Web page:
The official reaction of Venezuela, Argentina, Ecuador and several other Latin American countries to the Islamic radicals terrorist attack against the French magazine Charlie Hebdo was not only weak, but shameful: they condemned the bloodshed but not its intention to silence the press.
Hours after the Jan. 7 attack on the satirical magazine that left 12 dead, Venezuelan President Nicolás Maduro issued a statement saying that he “strongly condemns the terrorist attack.” Likewise, Argentine President Cristina Fernández de Kirchner, Bolivian President Evo Morales, and Ecuadorean President Rafael Correa issued statements condemning the killings, but without denouncing them as an attack on freedom of expression.
“It was a lukewarm response,” former Argentine Foreign Minister Dante Caputo told me in a telephone interview, referring to Argentina’s reaction. He said that Fernández’s government issued a “standard prepared statement, like the ones they send out after any terrorist attack, as if this were an ordinary attack like others that we see happening all the time.”
“But this was no ordinary attack,” Caputo added. “It was an assault on our culture, an effort to intimidate the Western World into silence.”
It’s no coincidence that these Latin American leaders avoided even a tacit mention of the threat of Islamic fundamentalism to freedom of expression, critics say. Most of these presidents are not only close allies of Islamic fundamentalist regimes, but are waging a little-disguised war on freedom of the press in their own countries.
As Spain’s Elcano Royal Institute analyst Carlos Malamud wrote earlier this week in the website Infolatam.com, the governments of Argentina, Bolivia, Ecuador, Nicaragua and Venezuela have not only created conglomerates of friendly media outlets by directly or indirectly buying television stations and newspapers, but are regulating the media to control remaining independent voices.
By comparison, most European leaders — and to a lesser extent President Barack Obama, whose first statement after the attack in Paris only obliquely described it as an attack on “the universal values” — described the terrorist action as a direct attack against freedom of the press, and called on the world to repudiate it as such.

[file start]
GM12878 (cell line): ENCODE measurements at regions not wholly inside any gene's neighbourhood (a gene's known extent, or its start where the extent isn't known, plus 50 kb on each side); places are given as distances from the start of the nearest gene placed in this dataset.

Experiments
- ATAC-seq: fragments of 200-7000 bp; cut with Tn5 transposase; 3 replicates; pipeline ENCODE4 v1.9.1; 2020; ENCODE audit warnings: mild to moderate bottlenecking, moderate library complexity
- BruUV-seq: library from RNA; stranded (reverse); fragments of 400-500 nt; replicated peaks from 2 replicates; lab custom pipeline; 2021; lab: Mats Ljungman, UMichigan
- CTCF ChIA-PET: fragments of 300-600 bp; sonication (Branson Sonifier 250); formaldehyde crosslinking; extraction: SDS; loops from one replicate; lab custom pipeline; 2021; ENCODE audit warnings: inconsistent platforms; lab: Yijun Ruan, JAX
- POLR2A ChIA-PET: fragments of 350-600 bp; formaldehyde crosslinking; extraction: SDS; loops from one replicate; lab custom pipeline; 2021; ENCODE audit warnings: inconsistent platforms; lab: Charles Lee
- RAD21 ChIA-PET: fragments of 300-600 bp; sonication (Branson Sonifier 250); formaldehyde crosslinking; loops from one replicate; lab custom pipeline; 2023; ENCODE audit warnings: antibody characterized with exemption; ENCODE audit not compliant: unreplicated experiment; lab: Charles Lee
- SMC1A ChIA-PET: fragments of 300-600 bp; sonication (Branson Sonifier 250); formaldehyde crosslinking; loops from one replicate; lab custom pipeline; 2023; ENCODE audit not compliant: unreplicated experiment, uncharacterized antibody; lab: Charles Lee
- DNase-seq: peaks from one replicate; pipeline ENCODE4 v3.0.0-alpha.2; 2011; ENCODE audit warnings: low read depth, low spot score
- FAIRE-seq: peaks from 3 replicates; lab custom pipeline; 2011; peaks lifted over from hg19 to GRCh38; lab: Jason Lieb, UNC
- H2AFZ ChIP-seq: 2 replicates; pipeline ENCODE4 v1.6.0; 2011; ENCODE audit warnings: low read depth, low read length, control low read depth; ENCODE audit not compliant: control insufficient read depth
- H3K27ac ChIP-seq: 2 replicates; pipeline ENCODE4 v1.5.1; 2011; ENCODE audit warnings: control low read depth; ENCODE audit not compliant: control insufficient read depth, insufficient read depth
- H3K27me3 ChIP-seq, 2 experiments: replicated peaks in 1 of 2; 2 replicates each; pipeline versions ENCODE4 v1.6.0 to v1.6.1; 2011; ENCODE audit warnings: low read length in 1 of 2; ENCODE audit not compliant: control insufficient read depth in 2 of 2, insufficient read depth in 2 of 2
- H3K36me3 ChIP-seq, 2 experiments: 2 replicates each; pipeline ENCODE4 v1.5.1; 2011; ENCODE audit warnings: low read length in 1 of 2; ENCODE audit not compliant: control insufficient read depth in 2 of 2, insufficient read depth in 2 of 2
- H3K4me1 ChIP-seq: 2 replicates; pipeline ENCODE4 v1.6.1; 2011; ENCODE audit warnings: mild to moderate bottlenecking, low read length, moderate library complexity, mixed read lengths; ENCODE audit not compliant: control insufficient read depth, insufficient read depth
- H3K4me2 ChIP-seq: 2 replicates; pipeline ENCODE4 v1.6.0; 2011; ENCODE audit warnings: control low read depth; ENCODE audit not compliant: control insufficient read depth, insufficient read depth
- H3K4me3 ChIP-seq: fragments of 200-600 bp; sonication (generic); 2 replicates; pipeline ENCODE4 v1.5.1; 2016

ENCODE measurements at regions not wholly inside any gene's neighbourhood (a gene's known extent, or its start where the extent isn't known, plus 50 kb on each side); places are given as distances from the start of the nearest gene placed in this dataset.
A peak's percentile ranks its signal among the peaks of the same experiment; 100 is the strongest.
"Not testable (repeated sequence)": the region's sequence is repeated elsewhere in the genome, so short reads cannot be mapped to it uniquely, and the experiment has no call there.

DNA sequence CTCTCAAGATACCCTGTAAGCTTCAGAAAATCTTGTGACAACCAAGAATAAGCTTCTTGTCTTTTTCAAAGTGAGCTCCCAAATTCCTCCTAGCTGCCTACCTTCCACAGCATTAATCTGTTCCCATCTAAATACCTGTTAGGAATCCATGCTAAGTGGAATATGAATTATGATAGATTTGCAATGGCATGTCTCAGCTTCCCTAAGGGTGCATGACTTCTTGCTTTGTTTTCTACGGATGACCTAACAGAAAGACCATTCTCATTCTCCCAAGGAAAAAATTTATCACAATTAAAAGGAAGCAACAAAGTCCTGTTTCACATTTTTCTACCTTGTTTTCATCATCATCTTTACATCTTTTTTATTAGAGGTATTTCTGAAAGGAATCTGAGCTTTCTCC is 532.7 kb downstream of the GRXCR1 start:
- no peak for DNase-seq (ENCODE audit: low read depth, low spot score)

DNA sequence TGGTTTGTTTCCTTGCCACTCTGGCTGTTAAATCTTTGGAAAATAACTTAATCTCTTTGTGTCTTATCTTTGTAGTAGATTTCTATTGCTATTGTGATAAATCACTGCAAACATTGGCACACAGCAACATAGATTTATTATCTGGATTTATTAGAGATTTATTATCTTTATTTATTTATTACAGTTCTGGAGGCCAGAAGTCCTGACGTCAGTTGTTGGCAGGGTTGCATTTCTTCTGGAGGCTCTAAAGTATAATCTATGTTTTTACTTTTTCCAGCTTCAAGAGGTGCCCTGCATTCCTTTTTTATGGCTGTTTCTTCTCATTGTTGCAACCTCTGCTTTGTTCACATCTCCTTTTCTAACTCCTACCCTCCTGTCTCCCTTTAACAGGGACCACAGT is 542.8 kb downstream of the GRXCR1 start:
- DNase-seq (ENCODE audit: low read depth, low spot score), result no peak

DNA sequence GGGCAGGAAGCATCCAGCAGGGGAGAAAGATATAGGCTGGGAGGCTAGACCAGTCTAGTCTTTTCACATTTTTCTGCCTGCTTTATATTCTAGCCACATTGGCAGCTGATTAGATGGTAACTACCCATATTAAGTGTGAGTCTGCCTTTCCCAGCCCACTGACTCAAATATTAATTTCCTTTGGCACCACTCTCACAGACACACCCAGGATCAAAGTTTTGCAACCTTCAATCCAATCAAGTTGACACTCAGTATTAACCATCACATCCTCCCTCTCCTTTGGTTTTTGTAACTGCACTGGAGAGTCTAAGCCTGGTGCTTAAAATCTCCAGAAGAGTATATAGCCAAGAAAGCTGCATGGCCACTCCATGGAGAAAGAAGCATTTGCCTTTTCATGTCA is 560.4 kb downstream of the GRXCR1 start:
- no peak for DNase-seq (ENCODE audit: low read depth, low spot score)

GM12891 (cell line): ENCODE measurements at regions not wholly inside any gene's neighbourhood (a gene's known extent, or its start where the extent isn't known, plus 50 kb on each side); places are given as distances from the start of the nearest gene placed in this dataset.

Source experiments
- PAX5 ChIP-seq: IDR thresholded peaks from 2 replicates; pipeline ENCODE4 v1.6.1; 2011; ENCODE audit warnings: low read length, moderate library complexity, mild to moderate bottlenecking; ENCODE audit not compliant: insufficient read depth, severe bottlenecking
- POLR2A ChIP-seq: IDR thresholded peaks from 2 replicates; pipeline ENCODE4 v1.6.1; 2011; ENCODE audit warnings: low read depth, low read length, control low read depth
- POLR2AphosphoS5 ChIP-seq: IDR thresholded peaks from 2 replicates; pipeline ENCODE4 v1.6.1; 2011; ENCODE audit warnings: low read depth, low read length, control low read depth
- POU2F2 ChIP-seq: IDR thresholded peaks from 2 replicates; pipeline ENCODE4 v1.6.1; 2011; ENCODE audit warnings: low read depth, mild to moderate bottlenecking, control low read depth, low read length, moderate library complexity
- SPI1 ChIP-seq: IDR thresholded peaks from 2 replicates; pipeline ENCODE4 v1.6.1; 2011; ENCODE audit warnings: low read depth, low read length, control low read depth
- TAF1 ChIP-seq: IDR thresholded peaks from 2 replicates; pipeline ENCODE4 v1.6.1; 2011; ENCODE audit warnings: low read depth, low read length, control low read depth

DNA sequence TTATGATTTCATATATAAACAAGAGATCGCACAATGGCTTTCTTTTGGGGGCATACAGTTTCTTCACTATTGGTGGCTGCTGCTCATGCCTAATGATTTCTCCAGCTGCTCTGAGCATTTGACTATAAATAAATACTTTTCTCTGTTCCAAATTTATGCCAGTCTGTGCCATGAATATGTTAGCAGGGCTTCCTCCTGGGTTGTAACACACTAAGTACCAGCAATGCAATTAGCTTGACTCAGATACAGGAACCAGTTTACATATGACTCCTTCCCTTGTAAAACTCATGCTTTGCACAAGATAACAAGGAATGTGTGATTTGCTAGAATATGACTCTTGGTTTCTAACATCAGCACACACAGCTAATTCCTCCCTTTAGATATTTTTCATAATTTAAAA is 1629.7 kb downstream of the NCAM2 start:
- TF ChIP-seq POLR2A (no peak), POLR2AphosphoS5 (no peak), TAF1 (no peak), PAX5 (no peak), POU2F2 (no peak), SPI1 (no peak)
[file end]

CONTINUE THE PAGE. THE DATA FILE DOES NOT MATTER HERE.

German Chancellor Angela Merkel said that “this repulsive act” was “not only an attack on the lives of French citizens and France’s national security. It is also an attack on freedom of expression and the press — a key component of our free democratic culture — which cannot be justified.”
Granted, there were some notable exceptions in Latin America, such as Brazil, Colombia, Peru and Chile, which stressed the need to defend freedom of expression.
But Argentina’s weak response was especially troubling, because the country has suffered bloody terrorist attacks on the AMIA Jewish community center and the Israeli embassy in the 1990s, and should be in the forefront of the international fight against Islamic terrorism.
In addition to issuing a weak statement, no Argentine official was visible among the more than 40 world leaders that participated in Sunday’s massive anti-terrorist march in Paris. While Obama didn’t participate either, security experts agree that the U.S. president faced much more complex security problems than Argentine officials.
Argentina’s controversial foreign minister, Hector Timerman, who alongside Fernández was accused by an Argentine prosecutor Wednesday of trying to help the Iranian regime cover up its responsibility for the 1990s terrorist attack on the AMIA center in Buenos Aires, was in Paris at the time of Sunday’s march. He subsequently said he attended the rally with his family “as an ordinary citizen,” but no pictures of his participation have been released.
Timerman denied Argentine press reports that Fernández had prohibited him from participating at the Paris rally as a government representative. That fueled even greater speculation that Argentina’s government had responded half-heartedly to the Paris terrorist attacks.
“The whole response from the government, and from pro-government media, was very worrying,” Caputo told me.
My opinion: I agree. The attack on Charlie Hebdo deserves an especially strong international response, because it was aimed at intimidating the West into accepting the impositions of radical Islam. It’s a time to stand up with greater resolve than ever in defense of freedom of expression, rather than to retreat from it, like Argentina and its ideological allies are doing. Long live Charlie Hebdo!